The Washington Manual of Medical Therapeutics helps you diagnose and treat hundreds of medical conditions. Consult clinical recommendations from a resource that has been trusted on the wards for 50+ years. Explore these free sample topics:
-- The first section of this topic is shown below --
Acute gastrointestinal (GI) bleeding is a common clinical problem that results in substantial morbidity, health-care resource utilization, and costs, especially when it develops in hospitalized patients.1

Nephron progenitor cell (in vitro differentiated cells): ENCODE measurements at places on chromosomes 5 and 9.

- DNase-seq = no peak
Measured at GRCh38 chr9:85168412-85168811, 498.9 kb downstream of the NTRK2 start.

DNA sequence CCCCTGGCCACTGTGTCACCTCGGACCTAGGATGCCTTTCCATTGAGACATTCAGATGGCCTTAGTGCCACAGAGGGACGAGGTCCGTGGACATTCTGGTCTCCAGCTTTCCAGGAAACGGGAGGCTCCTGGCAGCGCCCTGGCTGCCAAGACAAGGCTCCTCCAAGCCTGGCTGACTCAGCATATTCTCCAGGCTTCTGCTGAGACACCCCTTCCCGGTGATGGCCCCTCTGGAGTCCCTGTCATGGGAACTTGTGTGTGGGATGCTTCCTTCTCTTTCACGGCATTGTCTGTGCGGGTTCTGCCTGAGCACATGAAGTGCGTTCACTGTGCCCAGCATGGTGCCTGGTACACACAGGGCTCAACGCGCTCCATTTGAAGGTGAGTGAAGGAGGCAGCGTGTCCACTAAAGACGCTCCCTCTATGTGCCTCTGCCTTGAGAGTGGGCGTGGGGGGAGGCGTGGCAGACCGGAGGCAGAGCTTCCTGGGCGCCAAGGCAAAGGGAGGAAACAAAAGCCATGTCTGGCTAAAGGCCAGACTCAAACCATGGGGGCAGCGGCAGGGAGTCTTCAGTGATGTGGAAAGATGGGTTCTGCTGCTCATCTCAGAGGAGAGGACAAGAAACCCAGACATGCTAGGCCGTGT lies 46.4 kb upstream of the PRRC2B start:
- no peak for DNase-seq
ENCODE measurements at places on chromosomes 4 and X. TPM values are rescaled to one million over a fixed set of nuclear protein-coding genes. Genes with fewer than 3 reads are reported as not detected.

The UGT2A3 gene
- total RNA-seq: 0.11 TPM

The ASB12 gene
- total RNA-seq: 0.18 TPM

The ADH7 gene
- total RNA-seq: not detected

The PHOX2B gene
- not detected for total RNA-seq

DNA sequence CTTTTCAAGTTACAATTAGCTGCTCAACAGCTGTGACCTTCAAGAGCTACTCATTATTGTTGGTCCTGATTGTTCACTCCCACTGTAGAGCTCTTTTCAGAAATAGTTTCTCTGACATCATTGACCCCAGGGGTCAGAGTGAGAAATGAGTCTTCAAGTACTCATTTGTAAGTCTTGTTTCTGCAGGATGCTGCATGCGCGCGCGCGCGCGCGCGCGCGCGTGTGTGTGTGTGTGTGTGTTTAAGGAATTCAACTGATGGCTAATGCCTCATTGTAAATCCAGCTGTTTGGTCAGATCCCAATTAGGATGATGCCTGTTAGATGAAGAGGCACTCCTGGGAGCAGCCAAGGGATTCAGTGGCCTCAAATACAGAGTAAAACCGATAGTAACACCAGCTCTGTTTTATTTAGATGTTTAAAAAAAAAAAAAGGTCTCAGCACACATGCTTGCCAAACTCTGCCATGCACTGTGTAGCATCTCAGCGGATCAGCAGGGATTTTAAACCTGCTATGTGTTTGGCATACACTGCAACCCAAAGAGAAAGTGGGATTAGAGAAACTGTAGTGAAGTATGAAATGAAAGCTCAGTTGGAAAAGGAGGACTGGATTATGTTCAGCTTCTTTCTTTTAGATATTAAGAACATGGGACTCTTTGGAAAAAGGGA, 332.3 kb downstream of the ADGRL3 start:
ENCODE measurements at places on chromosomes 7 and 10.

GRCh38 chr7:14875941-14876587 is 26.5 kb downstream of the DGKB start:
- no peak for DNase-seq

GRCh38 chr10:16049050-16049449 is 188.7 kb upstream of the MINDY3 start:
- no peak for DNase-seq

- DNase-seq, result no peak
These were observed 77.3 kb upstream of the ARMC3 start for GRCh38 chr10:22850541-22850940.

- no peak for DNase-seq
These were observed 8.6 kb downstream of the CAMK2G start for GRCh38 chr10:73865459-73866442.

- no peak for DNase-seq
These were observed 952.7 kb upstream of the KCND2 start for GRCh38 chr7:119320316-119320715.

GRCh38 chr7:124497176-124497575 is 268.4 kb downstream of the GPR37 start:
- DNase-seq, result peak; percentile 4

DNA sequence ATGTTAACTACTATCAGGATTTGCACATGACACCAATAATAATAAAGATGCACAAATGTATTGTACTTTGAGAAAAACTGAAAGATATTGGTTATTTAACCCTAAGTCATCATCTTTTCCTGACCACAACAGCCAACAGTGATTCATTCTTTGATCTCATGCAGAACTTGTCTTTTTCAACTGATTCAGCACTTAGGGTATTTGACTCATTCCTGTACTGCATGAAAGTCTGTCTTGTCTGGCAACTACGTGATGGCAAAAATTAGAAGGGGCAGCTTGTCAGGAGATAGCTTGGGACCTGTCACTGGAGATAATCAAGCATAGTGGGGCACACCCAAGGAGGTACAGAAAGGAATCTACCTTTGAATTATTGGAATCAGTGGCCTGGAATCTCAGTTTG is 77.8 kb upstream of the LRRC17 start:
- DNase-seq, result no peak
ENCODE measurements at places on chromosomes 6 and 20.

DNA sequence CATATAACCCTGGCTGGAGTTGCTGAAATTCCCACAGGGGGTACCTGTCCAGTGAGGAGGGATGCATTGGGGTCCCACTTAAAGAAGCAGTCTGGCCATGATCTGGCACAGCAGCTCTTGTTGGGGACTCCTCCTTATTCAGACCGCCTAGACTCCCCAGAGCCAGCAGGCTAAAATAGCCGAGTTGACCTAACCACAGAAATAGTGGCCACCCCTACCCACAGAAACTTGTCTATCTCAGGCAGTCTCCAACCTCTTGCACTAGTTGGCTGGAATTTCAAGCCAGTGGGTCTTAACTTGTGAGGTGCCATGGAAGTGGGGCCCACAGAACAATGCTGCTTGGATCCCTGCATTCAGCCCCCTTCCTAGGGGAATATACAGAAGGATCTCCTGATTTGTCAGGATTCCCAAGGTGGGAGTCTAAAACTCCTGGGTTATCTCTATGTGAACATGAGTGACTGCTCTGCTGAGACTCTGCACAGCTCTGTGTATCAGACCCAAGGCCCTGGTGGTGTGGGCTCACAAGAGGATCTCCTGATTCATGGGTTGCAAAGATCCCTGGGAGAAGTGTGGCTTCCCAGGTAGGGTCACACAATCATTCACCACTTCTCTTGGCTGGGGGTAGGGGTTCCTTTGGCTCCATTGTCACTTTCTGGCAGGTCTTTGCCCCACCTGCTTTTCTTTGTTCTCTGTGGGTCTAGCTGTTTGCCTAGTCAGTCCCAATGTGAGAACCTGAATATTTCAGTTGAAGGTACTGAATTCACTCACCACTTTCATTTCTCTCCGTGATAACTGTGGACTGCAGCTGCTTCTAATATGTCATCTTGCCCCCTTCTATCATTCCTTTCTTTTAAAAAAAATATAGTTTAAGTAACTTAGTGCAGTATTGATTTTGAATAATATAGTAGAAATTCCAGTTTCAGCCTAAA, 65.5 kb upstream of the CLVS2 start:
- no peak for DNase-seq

- Overt GI bleeding is the passage of fresh or altered blood in emesis or stool.
- Occult GI bleeding refers to a positive fecal occult blood test (stool guaiac or fecal immunochemical test) or iron deficiency anemia without visible blood in the stool.
- Obscure GI bleeding consists of GI blood loss of unknown origin that persists or recurs after negative initial endoscopic evaluation.2